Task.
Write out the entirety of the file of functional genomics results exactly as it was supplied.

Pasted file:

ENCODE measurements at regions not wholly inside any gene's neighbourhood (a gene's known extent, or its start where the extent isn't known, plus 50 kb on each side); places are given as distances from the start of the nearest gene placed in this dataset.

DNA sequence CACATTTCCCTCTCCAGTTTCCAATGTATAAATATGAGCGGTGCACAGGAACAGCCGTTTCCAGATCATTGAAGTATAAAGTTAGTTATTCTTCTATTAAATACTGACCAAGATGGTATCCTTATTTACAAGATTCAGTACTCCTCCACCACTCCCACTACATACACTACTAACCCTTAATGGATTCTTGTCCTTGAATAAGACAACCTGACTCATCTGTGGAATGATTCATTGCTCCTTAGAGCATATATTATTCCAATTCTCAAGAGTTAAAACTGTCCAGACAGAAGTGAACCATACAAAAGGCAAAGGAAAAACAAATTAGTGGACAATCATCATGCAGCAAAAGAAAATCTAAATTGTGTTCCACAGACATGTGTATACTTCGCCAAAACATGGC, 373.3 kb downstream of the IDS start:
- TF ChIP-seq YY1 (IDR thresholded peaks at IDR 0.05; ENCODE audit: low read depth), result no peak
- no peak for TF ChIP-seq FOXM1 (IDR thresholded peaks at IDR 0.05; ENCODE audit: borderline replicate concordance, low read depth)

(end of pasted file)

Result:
ENCODE measurements at regions not wholly inside any gene's neighbourhood (a gene's known extent, or its start where the extent isn't known, plus 50 kb on each side); places are given as distances from the start of the nearest gene placed in this dataset.

DNA sequence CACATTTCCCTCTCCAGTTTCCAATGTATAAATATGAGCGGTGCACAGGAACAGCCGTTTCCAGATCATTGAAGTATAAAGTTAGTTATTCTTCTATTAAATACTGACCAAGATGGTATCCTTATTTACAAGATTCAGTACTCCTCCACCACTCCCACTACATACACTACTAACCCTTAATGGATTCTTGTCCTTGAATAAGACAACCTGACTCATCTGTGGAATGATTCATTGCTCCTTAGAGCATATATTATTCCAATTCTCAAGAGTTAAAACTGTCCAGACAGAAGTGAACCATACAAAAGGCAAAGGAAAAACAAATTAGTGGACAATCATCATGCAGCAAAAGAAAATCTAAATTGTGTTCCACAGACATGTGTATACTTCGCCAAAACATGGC, 373.3 kb downstream of the IDS start:
- TF ChIP-seq YY1 (IDR thresholded peaks at IDR 0.05; ENCODE audit: low read depth), result no peak
- no peak for TF ChIP-seq FOXM1 (IDR thresholded peaks at IDR 0.05; ENCODE audit: borderline replicate concordance, low read depth)